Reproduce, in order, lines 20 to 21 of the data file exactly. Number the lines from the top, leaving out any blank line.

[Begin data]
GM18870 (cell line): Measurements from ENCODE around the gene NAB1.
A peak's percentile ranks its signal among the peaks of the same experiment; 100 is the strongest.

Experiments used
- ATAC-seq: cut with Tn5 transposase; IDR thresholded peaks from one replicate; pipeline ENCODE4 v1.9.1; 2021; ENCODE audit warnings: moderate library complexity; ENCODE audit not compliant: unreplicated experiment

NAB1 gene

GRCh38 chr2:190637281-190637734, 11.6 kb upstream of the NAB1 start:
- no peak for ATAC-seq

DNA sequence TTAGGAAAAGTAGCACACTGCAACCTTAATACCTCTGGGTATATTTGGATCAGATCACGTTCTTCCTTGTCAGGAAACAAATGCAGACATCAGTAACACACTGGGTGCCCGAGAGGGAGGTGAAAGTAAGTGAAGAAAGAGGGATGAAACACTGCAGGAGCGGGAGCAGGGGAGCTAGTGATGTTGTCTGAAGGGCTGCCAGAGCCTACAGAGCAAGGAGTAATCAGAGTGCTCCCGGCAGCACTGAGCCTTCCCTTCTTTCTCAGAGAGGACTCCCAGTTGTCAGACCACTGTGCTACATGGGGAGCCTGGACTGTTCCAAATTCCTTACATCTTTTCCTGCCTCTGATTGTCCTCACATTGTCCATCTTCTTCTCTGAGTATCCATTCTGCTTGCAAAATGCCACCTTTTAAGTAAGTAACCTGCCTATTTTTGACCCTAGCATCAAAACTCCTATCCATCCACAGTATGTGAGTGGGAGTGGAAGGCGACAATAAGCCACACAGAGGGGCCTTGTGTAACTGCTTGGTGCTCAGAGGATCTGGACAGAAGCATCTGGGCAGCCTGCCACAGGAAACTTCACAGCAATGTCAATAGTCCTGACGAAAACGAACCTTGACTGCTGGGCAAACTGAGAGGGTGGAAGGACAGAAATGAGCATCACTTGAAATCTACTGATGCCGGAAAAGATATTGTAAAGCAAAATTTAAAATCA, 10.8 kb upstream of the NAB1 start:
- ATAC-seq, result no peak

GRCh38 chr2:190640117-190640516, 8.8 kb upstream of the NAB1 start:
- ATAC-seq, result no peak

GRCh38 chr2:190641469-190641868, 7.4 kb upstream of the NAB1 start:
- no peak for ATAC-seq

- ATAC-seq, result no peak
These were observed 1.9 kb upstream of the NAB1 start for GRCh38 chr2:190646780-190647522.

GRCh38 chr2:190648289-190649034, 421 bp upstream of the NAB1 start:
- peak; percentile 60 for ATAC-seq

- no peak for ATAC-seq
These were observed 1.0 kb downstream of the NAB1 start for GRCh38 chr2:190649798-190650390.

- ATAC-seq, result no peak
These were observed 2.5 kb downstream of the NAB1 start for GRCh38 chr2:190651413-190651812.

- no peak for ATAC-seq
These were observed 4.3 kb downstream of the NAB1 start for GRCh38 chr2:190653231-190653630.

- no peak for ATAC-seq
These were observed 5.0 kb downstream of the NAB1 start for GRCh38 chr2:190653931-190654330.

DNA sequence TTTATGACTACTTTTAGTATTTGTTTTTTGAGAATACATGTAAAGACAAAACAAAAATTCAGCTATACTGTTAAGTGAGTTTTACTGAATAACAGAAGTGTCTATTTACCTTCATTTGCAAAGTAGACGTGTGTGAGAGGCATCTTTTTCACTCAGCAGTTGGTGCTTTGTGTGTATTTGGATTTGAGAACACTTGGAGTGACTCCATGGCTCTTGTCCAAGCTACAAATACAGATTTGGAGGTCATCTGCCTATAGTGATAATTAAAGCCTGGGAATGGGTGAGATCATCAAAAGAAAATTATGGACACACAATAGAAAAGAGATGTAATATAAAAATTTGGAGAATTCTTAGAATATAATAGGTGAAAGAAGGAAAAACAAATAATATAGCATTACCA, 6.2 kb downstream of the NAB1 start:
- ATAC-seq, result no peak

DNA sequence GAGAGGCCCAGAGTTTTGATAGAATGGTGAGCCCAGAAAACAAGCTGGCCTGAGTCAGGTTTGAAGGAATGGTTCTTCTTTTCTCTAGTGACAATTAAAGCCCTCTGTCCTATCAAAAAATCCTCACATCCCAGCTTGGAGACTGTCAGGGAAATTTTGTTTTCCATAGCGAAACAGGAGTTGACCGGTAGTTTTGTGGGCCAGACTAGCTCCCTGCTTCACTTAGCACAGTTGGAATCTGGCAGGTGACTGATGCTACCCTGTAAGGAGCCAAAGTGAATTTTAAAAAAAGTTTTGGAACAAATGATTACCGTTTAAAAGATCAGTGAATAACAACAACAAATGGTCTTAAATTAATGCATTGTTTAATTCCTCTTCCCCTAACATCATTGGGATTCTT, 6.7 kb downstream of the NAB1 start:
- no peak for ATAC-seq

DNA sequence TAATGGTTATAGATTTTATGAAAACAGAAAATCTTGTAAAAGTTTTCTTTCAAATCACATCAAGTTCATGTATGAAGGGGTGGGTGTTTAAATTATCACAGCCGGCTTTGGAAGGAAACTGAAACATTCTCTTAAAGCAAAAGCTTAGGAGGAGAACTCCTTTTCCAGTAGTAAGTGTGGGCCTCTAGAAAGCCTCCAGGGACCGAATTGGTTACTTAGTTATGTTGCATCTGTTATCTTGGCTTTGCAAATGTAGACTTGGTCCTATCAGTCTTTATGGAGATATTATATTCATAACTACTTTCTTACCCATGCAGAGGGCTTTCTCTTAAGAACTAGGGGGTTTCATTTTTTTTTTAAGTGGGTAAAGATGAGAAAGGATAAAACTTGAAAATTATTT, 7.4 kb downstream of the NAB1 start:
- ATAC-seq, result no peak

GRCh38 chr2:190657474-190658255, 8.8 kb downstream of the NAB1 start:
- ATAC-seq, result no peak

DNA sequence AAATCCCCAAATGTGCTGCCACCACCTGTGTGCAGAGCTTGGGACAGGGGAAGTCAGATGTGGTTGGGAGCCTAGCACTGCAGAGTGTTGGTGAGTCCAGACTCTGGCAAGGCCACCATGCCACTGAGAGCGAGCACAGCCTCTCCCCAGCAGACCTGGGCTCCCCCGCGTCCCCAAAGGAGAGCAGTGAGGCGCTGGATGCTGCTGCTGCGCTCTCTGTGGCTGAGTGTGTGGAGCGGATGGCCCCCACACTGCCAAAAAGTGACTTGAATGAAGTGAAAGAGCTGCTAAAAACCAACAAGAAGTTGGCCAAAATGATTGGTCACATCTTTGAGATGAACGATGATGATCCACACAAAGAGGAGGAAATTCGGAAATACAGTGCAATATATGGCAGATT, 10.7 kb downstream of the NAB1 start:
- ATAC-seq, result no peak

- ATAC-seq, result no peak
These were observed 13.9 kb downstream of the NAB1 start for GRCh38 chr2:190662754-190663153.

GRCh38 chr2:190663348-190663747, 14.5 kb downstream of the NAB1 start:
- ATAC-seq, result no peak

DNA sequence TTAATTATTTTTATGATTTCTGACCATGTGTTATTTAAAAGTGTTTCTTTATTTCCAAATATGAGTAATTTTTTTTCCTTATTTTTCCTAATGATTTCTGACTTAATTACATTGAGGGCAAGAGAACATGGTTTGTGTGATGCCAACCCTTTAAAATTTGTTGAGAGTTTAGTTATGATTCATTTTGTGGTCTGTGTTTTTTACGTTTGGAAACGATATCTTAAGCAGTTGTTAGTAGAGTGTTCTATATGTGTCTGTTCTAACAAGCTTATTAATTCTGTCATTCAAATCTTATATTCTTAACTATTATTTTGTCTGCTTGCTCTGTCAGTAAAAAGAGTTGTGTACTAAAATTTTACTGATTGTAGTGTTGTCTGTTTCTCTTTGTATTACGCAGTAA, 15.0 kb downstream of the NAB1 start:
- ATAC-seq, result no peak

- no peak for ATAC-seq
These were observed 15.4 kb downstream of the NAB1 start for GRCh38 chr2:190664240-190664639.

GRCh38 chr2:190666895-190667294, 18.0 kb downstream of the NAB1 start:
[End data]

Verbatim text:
- ATAC-seq, result no peak
These were observed 2.5 kb downstream of the NAB1 start for GRCh38 chr2:190651413-190651812.